Preparation for the marathon: the 10 best tips

Among all the variety of rules and recommendations, we have chosen the most important and compiled the top 10 tips for preparing for a marathon.

How to prepare for a marathon and avoid injuries? This question will inevitably be asked by anyone considering running a marathon. Sometimes it is enough to follow a few simple rules to get the most out of running and minimize the difficulties in training and the race itself.

Preparation for the marathon: the 10 best tips
photo: marathon “White Nights”

1. Progress gradually

The general rule for increasing daily mileage and total weekly mileage is the 10% rule: you should not increase your total weekly mileage by more than 10% each week. This rule underpins most training plans and helps put the brakes on overambitious runners.

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Beginners should start with realistic goals – 5k, then 10k, half marathon, and only then set the marathon distance as their training goal. The body as a whole, as well as the ligaments, tendons and joints, must gradually prepare for increasing physical exertion. Too many training plans are thwarted due to excessive fatigue, burnout or injury.

2. Stick to a preparedness plan

For beginners in marathon running, it is advisable to draw up a training plan. There are now a large number of different training plans. Each of them has its own aesthetic nuances, interface characteristics and specifics in terms of complexity and intensity. But they are all built according to the initial training and abilities of each rider.

Most training plans involve at least 20-24 weeks of preparation for a marathon start. However, the week in these plans will be full of running workouts of varying intensity, and the weekend will include the so-called “long workouts”, ultimately bringing you closer to the coveted distance of 42km 195m.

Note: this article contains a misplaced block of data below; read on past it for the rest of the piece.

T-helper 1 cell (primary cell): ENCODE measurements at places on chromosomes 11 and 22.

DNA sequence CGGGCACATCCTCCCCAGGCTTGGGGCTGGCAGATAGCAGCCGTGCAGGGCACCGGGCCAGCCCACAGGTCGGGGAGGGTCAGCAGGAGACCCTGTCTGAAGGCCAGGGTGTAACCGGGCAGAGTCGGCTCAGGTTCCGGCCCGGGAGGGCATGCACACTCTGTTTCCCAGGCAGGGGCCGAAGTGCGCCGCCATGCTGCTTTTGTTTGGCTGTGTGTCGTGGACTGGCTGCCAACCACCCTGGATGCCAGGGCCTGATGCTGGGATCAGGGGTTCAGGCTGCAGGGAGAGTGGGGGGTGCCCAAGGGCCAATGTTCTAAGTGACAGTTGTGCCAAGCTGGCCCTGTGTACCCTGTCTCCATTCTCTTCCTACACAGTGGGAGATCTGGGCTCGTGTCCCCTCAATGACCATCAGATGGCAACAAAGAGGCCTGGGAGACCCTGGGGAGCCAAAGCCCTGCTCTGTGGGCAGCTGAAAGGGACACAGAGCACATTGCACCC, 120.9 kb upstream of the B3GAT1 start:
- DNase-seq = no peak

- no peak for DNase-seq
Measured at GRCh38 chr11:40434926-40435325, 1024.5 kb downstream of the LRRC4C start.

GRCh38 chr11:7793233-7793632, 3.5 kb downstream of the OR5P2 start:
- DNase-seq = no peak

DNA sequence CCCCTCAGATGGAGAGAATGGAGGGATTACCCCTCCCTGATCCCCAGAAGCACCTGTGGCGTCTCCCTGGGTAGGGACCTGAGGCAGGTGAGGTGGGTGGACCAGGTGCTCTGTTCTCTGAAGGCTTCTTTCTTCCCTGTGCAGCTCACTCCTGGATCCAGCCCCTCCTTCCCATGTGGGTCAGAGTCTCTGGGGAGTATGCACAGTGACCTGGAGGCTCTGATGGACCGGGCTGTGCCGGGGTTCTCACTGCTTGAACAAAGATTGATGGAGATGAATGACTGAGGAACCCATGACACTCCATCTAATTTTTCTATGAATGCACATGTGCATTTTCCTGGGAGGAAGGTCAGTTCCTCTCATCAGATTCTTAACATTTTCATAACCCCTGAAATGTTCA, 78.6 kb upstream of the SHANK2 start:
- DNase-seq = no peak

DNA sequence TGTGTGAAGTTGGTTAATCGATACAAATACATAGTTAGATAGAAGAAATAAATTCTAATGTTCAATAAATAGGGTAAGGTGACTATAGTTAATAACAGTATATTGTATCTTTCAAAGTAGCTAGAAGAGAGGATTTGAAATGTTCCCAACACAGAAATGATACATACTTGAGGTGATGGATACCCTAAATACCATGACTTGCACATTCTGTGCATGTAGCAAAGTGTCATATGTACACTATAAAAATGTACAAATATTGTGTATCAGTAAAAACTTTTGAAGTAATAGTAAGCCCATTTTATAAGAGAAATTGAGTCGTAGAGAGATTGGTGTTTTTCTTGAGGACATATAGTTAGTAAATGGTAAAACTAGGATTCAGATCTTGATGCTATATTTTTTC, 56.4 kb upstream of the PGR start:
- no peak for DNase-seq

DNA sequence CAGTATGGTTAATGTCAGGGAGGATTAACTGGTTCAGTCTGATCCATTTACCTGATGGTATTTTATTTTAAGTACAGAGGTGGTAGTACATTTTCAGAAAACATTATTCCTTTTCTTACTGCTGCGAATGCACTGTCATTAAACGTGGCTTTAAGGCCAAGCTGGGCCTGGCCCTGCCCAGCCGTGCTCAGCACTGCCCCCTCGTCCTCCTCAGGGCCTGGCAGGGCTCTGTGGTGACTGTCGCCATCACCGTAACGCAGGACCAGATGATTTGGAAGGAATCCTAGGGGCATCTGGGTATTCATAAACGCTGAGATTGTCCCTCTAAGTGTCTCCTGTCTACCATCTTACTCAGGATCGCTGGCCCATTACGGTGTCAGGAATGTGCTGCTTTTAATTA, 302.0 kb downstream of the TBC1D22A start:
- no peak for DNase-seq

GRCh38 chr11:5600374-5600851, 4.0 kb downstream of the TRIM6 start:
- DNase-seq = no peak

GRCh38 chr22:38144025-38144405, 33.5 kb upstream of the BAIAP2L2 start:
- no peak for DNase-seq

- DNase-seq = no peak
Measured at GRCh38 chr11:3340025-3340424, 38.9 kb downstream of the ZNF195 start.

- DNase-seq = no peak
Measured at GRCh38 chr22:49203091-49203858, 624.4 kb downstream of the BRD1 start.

3. Pay attention to nutrition

Preparing for a marathon does not mean that you can now consume incredible amounts of unhealthy high-calorie foods, which means that our body now needs a lot of “fuel”. It’s true that training for a marathon burns a lot of calories, but to stay healthy and train actively, you need to eat whole, healthy foods.

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During and after long workouts, you should develop your own diet of strengthening foods. The digestive system, like the rest of the body, is under extreme stress over long distances. After 1-1.5 hours of training, you can pamper yourself, but very reasonably.

4. Find like-minded people

There is a risk that if you manage to make friends who, like you, are preparing for a marathon or already have a similar experience, it will be quite difficult for you – they will torture you with advice. But nevertheless, each person needs support not only from relatives and friends.

In a subject as difficult as the preparation of a marathon, the information and the emotional participation of those who are “in the know” are of particular importance. If your friends and family are away from running, try to find like-minded people in running communities on social media, running clubs or, in the end, meet runners running in the park where you usually train.